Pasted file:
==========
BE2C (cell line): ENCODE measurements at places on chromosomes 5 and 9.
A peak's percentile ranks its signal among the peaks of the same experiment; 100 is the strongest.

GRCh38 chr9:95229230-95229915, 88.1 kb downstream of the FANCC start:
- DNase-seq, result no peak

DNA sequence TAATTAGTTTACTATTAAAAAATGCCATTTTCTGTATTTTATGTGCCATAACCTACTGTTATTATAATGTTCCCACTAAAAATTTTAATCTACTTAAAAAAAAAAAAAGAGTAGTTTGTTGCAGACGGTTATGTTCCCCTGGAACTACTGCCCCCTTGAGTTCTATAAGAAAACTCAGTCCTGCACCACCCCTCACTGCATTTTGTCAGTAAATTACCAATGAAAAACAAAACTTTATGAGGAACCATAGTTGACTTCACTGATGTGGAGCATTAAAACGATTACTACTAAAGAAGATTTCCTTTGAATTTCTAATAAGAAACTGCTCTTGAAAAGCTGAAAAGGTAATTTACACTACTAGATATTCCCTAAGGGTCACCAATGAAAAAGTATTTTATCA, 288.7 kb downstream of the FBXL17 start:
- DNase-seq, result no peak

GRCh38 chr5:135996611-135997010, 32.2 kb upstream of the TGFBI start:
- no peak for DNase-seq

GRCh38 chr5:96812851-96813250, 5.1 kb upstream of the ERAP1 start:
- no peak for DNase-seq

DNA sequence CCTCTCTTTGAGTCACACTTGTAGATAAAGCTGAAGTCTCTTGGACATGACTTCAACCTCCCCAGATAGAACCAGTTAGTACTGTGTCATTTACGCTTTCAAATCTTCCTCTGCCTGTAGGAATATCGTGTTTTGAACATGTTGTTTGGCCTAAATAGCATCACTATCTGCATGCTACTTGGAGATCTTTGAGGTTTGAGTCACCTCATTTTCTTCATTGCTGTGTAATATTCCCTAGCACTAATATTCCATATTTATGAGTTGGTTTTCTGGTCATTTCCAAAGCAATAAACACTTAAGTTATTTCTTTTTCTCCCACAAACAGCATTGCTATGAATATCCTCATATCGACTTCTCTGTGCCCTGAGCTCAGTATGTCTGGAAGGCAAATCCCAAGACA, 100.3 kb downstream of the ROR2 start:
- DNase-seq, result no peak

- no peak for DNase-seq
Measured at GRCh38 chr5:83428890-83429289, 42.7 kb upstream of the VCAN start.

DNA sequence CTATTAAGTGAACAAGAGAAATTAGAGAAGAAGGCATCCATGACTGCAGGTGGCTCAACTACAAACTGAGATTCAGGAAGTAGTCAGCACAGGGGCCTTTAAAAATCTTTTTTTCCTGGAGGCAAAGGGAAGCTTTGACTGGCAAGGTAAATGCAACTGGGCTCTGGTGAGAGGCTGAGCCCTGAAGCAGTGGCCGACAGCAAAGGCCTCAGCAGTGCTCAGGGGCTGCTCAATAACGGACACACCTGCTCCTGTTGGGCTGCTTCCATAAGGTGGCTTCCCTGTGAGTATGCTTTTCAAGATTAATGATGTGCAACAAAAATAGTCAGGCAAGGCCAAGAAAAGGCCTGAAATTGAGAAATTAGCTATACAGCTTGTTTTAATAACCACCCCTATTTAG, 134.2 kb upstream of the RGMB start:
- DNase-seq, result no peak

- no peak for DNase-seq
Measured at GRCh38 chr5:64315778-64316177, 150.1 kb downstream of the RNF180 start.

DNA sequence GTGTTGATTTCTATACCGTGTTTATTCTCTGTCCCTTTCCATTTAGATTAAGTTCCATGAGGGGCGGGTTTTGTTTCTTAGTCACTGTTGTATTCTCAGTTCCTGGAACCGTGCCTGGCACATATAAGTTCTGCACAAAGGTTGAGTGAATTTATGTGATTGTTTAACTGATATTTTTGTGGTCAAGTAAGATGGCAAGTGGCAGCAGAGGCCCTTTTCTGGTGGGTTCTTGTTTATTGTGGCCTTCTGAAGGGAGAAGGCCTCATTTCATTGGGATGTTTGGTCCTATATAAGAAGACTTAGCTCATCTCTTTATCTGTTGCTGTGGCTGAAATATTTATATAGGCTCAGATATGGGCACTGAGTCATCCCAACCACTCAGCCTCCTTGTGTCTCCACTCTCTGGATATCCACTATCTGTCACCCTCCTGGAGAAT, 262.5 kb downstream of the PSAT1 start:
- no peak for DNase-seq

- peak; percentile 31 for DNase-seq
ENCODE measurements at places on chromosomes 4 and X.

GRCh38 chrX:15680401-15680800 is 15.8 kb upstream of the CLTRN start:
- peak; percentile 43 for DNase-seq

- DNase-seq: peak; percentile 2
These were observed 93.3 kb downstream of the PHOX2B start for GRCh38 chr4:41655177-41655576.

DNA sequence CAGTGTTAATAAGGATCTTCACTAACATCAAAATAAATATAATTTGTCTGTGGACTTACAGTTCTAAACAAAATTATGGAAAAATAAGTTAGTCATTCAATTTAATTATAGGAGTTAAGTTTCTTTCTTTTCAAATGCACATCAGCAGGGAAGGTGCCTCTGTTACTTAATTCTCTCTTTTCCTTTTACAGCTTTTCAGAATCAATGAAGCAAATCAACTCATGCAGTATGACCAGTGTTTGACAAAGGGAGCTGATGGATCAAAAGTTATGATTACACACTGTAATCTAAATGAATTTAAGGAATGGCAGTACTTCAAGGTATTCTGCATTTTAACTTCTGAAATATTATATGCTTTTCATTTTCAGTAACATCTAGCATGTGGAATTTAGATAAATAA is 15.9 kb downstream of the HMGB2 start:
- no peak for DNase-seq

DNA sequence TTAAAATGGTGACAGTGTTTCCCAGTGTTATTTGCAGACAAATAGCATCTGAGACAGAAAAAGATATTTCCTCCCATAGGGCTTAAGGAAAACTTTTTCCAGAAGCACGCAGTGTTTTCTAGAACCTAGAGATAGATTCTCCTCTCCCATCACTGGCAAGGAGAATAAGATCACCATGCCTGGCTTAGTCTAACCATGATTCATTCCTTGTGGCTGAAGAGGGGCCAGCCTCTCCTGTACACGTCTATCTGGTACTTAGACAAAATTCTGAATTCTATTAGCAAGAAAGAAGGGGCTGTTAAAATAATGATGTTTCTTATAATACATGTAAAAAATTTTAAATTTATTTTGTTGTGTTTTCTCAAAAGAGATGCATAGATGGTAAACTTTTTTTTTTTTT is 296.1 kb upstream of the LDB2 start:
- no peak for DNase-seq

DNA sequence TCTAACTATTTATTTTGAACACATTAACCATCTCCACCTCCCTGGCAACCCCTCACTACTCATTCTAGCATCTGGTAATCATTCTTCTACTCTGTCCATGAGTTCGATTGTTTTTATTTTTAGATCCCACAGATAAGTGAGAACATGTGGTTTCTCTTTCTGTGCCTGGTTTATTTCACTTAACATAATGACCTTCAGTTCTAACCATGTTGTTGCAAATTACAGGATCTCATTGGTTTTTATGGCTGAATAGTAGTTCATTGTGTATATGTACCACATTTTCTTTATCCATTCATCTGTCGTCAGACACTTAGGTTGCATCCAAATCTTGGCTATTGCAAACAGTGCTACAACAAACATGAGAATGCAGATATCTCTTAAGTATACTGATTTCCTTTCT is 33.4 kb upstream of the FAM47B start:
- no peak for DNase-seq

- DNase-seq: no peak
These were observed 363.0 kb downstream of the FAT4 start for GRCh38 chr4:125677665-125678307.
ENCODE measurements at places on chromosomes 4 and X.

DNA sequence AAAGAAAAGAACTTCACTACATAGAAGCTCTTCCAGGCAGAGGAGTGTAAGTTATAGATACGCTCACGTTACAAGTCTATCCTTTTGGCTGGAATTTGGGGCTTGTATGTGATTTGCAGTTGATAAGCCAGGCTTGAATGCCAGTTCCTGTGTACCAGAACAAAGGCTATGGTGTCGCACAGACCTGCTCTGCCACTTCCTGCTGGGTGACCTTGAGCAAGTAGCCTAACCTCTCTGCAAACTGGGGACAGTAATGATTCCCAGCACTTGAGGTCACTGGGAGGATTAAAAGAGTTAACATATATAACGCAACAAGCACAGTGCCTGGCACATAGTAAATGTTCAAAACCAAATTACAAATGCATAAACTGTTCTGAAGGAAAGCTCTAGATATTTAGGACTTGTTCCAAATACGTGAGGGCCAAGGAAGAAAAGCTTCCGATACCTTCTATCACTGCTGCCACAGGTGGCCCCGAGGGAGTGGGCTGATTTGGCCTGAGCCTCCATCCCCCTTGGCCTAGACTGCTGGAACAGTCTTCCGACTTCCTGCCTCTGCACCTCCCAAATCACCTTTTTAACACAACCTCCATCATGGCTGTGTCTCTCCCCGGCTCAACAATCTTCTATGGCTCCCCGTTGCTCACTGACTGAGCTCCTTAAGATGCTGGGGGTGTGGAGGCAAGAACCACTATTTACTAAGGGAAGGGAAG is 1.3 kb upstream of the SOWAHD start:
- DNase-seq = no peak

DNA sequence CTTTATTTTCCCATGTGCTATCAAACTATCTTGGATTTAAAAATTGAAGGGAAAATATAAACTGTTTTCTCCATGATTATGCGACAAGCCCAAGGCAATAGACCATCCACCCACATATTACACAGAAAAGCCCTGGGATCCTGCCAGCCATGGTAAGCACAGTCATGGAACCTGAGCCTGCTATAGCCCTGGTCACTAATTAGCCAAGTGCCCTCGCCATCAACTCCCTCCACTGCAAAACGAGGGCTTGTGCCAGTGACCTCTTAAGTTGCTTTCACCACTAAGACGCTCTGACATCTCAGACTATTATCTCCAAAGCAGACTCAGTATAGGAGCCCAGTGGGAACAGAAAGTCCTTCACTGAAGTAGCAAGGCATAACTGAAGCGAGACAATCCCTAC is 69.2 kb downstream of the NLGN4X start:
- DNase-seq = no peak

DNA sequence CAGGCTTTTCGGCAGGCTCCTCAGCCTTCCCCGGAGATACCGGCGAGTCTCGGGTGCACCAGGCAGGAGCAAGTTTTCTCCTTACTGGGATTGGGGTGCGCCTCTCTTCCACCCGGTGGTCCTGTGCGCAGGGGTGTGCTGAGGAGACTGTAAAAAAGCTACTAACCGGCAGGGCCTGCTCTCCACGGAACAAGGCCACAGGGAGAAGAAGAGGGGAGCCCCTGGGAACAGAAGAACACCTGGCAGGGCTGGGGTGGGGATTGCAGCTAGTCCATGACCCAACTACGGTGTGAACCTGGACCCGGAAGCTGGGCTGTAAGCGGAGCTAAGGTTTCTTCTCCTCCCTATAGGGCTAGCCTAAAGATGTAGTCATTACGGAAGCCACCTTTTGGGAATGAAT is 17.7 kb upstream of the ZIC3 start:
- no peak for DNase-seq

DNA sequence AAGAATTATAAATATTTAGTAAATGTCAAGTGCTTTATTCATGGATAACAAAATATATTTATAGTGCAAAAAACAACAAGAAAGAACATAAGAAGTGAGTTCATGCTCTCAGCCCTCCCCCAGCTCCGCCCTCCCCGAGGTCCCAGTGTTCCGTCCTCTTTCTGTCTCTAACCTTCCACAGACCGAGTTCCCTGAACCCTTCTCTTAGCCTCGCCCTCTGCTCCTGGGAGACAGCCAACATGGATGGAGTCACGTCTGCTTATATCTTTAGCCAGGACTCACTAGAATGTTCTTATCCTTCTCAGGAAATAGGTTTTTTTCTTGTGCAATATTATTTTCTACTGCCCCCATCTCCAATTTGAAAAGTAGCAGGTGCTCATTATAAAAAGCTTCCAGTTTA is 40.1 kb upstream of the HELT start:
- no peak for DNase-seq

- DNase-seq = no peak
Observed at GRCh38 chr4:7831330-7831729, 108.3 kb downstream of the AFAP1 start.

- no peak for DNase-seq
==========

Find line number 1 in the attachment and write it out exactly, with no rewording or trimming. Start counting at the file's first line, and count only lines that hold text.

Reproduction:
BE2C (cell line): ENCODE measurements at places on chromosomes 5 and 9.